The world mourns Jules Bianchi, who after nine months in a coma became the first racer to be fatally injured in a Formula One race after 1994, when Ayrton Senna tragically died. Many racing colleagues and former team rivals expressed their condolences publicly.
On October 5, Bianchi, a Marussie driver, flew off the track in heavy rain just nine laps before the end of the race in Suzuki and collided with an elevator pulling another car. Jules drove under the back of the elevator, hitting his head hard against the metal weights.
Rescuers took him to the hospital, where they found severe head injuries. Nine torturous months followed, where we heard mostly uninspiring news about the condition of the young racer.
Circumstances of the accident
The accident was investigated in detail by the FIA. She set up an investigative team of ten experts, including Ross Brawn, a former Mercedes boss, and Stefano Domenicali, a former Ferrari boss. At the end of the investigation, they submitted a 396-page report on the accident, stating that the accident was caused by "several factors" and that Bianchi's injuries would not have been prevented by a closed car cab or reflective protection on a mobile lift.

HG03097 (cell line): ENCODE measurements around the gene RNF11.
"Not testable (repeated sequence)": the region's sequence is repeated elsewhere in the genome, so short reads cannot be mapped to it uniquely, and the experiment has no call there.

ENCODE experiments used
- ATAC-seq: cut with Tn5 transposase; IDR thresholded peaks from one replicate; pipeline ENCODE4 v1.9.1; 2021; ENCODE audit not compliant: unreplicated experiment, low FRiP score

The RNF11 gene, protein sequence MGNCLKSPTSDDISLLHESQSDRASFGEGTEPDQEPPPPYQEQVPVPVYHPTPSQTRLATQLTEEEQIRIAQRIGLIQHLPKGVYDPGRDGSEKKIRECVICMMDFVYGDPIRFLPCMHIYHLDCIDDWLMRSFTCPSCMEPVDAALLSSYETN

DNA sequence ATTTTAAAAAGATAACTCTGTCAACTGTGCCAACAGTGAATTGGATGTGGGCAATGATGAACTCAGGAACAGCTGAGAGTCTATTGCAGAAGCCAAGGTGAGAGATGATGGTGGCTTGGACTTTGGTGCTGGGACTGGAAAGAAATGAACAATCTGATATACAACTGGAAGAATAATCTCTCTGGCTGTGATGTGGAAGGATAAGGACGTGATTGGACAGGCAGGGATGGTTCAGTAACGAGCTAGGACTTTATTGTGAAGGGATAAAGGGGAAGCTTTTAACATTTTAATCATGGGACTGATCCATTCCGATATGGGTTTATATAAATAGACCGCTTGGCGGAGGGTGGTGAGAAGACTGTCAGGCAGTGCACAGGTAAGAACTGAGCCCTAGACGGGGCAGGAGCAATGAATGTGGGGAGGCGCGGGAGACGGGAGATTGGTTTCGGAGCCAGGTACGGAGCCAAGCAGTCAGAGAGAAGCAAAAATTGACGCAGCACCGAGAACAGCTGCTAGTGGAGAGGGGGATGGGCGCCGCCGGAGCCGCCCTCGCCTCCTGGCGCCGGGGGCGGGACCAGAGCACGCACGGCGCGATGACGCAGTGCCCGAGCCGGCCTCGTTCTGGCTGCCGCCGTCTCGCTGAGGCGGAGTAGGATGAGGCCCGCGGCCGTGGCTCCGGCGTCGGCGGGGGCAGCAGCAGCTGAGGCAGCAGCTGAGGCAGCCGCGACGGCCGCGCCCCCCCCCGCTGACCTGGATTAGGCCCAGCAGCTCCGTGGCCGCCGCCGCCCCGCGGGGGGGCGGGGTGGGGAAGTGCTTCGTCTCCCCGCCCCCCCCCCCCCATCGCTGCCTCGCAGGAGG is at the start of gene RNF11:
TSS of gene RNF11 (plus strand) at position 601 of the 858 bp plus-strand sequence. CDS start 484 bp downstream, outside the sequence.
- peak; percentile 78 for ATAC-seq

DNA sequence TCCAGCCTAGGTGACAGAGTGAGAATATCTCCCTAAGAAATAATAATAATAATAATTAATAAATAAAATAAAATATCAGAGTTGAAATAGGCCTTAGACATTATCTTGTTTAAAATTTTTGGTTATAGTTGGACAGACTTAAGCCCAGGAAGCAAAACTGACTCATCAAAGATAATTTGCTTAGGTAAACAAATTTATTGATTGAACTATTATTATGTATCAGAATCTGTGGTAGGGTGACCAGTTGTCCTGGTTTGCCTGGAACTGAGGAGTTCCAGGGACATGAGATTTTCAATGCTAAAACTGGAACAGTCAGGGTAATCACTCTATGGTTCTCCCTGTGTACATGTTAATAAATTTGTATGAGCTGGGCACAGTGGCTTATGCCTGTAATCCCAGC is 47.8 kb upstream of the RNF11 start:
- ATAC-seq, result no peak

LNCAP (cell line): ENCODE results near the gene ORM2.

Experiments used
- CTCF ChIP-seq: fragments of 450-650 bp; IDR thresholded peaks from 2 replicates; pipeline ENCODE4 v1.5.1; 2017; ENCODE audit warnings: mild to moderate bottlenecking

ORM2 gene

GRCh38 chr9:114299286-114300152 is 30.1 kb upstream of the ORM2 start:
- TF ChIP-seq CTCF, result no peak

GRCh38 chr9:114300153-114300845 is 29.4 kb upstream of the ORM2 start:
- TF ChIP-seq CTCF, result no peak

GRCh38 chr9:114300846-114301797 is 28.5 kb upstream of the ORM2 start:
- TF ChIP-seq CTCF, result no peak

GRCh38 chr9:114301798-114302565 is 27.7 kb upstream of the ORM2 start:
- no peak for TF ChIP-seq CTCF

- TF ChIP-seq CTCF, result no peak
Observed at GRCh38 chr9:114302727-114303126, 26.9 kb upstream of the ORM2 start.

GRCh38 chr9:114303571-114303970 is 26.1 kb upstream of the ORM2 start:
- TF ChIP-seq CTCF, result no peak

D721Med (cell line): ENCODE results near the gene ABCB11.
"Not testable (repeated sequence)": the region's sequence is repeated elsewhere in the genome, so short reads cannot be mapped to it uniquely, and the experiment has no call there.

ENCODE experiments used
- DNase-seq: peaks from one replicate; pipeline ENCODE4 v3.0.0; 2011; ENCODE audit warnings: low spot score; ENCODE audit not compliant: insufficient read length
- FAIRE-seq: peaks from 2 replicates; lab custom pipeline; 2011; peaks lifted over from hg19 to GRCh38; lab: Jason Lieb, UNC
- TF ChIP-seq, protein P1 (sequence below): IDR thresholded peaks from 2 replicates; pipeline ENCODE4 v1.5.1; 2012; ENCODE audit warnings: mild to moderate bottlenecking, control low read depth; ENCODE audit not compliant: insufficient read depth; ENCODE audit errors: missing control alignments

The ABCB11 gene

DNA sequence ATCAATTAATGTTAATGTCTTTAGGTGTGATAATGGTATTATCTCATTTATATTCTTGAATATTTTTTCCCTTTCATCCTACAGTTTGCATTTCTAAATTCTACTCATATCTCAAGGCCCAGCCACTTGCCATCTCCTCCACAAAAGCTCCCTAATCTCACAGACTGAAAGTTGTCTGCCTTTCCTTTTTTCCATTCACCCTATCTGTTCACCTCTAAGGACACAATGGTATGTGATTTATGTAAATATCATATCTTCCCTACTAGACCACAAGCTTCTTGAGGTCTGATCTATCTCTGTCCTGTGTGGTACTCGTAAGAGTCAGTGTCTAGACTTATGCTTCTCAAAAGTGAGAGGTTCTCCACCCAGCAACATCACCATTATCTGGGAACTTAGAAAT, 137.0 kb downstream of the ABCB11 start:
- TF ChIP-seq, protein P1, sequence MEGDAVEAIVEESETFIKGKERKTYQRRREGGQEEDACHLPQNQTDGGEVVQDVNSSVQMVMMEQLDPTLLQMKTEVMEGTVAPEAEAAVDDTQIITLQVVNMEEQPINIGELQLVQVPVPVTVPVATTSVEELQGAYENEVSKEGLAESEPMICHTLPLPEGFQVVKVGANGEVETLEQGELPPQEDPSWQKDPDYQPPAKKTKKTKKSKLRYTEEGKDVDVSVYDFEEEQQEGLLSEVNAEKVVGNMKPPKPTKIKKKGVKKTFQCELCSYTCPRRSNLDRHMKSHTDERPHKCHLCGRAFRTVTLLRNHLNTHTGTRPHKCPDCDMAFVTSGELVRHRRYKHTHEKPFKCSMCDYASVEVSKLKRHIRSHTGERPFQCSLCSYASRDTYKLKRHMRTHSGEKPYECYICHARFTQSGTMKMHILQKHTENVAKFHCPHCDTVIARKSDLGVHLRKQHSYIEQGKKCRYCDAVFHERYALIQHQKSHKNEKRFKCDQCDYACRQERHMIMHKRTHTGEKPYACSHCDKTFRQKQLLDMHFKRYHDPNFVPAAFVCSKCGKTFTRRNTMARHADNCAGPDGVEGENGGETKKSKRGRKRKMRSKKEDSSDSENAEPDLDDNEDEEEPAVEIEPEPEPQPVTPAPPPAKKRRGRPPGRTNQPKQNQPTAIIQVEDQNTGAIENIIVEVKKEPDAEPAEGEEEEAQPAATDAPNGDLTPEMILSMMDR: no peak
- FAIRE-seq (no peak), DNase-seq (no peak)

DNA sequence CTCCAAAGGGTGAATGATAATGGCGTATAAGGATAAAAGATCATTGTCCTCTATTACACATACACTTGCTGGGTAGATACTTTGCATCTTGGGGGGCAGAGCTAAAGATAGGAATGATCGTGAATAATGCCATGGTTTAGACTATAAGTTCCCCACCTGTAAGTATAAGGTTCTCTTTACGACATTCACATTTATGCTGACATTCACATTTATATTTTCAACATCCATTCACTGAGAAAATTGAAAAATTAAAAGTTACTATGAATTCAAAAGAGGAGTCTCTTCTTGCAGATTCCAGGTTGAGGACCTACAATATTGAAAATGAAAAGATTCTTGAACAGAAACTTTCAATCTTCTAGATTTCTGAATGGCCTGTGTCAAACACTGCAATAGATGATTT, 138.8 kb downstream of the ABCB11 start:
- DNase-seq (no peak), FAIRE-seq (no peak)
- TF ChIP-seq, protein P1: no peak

They found that Bianchi did not slow down enough under the given conditions not to lose control of the car, and the car also contributed to the accident.
“Bianchi didn’t slow down enough not to lose control of the race car in the same place as Sutil. If the racers follow the instructions in case of double yellow flags, none of the competitors is endangered, nor any of the workers along the track, ”the report said.
Bianchi was hit by the rear of the car on the track, the group found, and racer Marussie reacted by turning the steering wheel in the other direction, trying to catch the car. In doing so, he left the track a few meters earlier than Sutil, whose car was being rescued by an elevator into which Jules crashed while applying the brakes and accelerator. "In the two seconds between the trip from the track and the collision with the elevator, he pressed the brake and the gas with both feet at the same time," the report said, adding: " as this prevented him from controlling the torque operating the Marussie braking system. However, this was not compatible with the settings of the security algorithm.
The fact that the engine did not shut down may have affected the speed at which the car collided with the lift, but to what extent it could not be determined with certainty. ”
The closed cab of a Bianchi race car would not have saved him due to the great force with which he collided into the elevator. "The 700-kilogram car collided with a 126-kilogram lift at 6500 km / h," the investigation team said, explaining: "The safety cell of the car could not dissipate that much energy without damaging the driver's cab or creating deadly decelerations in speed. ”
Like the Senna accident in 1994, Bianchi also contributed to new measures to increase the safety of racers. These include additional testing of rain tires, as well as earlier races and a redesigned race calendar so that they do not take place at dusk (except in the case of night races) and during rainy periods.
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